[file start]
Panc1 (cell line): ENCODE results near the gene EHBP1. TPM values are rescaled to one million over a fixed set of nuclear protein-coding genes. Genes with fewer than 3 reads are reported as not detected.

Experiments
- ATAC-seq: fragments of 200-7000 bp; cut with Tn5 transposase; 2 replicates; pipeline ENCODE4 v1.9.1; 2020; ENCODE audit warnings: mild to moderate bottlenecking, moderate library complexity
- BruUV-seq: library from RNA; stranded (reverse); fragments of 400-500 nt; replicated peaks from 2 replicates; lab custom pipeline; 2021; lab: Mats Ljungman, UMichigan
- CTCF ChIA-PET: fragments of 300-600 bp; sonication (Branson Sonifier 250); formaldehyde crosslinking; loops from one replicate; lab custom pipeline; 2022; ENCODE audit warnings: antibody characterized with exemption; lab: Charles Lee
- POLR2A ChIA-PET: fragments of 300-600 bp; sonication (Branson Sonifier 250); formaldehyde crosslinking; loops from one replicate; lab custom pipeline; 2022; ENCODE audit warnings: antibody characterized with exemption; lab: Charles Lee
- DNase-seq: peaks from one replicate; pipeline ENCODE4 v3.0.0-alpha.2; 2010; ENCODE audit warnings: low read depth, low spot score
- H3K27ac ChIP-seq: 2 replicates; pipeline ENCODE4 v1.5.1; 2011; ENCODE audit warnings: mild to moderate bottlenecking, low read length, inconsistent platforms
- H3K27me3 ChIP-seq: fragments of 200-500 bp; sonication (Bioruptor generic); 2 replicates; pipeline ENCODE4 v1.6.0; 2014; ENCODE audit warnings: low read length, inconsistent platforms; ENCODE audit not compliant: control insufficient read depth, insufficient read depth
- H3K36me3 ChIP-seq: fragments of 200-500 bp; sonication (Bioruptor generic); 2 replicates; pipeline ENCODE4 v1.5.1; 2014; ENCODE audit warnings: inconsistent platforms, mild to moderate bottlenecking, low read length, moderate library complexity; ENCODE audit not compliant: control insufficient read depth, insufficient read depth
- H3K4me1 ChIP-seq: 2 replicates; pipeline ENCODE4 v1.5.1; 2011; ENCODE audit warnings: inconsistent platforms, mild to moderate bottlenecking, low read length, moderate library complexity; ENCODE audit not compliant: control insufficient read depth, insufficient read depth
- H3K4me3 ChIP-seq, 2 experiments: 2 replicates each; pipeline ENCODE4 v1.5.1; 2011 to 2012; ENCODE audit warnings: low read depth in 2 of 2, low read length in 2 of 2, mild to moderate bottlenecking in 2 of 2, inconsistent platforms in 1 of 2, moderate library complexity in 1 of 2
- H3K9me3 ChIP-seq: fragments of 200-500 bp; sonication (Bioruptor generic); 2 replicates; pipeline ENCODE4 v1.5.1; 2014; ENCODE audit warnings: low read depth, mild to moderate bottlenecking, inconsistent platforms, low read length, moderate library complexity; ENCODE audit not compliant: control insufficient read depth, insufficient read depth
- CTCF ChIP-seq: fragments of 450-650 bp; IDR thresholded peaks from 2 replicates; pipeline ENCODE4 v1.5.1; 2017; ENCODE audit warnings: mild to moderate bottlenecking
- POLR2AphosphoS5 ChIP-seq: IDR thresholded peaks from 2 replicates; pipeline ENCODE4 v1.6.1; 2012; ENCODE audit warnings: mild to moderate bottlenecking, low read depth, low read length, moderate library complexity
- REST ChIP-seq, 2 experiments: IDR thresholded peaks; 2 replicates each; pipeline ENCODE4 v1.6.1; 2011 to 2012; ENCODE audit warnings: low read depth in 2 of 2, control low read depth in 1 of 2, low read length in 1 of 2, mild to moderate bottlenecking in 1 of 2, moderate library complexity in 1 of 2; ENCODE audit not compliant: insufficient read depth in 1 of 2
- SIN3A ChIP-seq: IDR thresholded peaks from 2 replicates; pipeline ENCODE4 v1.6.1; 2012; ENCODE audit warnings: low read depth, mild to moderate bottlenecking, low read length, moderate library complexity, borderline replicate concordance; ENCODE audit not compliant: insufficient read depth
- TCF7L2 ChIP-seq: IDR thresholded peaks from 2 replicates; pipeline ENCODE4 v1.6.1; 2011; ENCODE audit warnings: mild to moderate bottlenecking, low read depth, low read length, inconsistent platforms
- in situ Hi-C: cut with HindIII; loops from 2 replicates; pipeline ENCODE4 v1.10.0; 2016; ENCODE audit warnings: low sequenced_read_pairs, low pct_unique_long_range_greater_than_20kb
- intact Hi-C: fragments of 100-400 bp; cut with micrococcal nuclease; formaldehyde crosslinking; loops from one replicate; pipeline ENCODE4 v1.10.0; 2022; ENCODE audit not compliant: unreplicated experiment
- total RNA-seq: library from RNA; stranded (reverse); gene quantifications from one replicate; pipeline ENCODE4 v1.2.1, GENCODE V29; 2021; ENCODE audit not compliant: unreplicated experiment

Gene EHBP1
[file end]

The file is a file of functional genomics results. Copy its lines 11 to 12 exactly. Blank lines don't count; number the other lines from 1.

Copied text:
- H3K4me1 ChIP-seq: 2 replicates; pipeline ENCODE4 v1.5.1; 2011; ENCODE audit warnings: inconsistent platforms, mild to moderate bottlenecking, low read length, moderate library complexity; ENCODE audit not compliant: control insufficient read depth, insufficient read depth
- H3K4me3 ChIP-seq, 2 experiments: 2 replicates each; pipeline ENCODE4 v1.5.1; 2011 to 2012; ENCODE audit warnings: low read depth in 2 of 2, low read length in 2 of 2, mild to moderate bottlenecking in 2 of 2, inconsistent platforms in 1 of 2, moderate library complexity in 1 of 2